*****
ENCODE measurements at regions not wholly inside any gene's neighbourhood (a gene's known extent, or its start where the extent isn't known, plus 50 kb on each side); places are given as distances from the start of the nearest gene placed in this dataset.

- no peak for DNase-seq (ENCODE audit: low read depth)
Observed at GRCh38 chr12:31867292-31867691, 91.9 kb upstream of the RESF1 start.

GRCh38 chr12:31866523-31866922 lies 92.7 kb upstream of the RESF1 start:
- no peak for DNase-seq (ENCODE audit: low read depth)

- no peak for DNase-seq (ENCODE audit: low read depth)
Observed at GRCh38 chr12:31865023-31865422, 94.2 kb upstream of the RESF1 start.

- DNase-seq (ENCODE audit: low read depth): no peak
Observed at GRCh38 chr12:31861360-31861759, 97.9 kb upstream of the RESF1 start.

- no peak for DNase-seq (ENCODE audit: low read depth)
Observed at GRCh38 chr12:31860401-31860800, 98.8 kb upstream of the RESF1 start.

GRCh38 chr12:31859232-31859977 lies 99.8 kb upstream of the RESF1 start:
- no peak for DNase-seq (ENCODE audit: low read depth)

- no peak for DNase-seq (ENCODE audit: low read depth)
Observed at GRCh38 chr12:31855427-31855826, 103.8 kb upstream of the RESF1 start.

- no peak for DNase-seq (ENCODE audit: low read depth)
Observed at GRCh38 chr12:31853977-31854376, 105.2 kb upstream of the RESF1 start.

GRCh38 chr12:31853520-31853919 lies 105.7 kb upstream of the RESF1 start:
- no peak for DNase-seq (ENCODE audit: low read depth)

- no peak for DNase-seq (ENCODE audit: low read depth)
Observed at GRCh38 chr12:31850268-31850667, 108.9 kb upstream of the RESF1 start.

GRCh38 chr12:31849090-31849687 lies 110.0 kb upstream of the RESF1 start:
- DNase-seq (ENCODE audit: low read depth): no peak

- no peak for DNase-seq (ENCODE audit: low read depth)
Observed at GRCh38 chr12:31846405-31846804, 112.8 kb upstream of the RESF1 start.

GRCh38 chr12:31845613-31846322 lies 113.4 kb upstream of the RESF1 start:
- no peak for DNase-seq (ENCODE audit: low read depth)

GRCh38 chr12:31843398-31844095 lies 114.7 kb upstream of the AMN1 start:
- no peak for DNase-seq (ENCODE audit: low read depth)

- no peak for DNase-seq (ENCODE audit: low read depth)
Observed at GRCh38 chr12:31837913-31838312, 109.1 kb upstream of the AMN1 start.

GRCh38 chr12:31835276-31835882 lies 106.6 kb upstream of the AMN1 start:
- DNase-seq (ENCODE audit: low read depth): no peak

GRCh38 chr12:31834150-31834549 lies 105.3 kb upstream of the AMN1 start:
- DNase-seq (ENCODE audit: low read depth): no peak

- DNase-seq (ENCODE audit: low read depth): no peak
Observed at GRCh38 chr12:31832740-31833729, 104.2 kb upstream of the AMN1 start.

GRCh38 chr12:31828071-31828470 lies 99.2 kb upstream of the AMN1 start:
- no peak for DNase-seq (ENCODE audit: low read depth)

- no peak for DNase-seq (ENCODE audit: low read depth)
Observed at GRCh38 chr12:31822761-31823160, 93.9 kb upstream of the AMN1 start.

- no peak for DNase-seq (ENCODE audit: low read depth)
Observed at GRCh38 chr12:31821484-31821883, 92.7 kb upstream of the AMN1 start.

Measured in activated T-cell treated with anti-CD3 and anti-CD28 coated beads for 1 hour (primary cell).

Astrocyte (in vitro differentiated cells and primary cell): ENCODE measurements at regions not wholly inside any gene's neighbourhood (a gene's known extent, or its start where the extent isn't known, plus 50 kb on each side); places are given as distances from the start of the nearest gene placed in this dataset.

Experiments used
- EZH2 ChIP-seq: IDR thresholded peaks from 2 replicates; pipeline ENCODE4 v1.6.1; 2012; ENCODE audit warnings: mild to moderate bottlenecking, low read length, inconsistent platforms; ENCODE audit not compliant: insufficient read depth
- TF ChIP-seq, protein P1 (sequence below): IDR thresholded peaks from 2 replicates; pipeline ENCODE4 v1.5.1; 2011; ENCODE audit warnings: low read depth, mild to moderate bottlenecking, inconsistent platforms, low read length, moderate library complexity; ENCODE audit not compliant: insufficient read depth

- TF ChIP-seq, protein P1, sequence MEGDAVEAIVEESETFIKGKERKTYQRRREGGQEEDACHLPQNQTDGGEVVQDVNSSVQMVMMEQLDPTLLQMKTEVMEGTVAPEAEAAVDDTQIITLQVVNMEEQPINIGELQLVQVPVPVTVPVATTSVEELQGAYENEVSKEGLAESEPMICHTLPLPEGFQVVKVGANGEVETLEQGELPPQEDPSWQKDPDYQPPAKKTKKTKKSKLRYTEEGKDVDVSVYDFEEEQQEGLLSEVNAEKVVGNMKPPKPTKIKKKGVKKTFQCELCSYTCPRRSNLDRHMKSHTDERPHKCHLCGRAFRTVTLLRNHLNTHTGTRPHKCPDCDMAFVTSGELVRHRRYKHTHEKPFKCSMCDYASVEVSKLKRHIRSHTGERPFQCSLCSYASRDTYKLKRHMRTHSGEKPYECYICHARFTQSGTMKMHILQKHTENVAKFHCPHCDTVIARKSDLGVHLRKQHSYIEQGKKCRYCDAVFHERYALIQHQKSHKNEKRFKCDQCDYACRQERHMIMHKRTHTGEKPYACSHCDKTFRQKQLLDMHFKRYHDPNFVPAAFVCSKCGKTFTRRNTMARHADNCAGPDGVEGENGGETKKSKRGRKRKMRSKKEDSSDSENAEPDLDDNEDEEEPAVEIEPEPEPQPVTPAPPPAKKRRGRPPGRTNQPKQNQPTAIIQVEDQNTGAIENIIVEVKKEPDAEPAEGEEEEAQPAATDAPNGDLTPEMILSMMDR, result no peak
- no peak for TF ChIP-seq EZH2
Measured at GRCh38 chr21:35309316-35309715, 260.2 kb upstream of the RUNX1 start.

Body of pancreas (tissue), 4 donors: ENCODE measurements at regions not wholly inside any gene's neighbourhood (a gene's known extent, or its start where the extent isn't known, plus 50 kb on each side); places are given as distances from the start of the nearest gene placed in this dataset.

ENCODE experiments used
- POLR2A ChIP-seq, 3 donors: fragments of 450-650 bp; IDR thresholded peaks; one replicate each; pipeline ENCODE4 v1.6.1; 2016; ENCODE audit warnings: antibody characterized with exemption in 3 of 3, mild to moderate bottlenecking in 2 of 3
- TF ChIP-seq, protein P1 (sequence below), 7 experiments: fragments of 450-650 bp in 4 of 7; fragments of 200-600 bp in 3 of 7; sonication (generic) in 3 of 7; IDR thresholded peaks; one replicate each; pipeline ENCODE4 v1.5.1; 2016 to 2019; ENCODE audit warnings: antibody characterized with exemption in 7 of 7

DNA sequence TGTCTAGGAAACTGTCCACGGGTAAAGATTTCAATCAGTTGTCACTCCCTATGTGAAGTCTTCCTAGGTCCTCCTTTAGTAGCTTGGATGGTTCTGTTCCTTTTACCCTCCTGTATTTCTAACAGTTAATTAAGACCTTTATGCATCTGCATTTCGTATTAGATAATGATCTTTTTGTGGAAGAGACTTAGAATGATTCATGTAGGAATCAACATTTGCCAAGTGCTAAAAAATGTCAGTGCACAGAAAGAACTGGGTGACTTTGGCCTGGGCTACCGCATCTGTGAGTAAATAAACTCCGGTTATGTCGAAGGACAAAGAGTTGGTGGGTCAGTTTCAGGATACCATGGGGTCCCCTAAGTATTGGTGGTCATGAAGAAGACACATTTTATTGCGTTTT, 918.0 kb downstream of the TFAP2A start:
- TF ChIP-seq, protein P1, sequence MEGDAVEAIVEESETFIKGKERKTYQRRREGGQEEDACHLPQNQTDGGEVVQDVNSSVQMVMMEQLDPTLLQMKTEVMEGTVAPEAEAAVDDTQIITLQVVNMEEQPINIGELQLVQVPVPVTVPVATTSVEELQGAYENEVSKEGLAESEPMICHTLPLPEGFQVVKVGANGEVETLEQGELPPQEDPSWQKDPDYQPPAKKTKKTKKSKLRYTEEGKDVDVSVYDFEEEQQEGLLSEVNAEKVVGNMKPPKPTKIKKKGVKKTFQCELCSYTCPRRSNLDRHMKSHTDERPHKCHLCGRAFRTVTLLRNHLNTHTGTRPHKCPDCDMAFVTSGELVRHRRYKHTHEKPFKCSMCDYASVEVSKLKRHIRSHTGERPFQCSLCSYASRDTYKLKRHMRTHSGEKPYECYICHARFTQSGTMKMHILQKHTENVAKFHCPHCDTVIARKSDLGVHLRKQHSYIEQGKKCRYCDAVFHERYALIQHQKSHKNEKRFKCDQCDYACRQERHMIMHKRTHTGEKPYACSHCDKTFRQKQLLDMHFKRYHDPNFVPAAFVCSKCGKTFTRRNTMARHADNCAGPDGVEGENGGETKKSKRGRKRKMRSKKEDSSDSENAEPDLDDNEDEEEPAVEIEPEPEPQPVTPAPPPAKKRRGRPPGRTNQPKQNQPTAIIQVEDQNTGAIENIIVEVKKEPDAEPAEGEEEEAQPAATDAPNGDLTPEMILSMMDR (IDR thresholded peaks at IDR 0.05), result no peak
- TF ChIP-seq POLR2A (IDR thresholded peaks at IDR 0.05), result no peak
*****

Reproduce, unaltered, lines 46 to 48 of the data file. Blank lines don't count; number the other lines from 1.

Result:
Experiments used
- EZH2 ChIP-seq: IDR thresholded peaks from 2 replicates; pipeline ENCODE4 v1.6.1; 2012; ENCODE audit warnings: mild to moderate bottlenecking, low read length, inconsistent platforms; ENCODE audit not compliant: insufficient read depth
- TF ChIP-seq, protein P1 (sequence below): IDR thresholded peaks from 2 replicates; pipeline ENCODE4 v1.5.1; 2011; ENCODE audit warnings: low read depth, mild to moderate bottlenecking, inconsistent platforms, low read length, moderate library complexity; ENCODE audit not compliant: insufficient read depth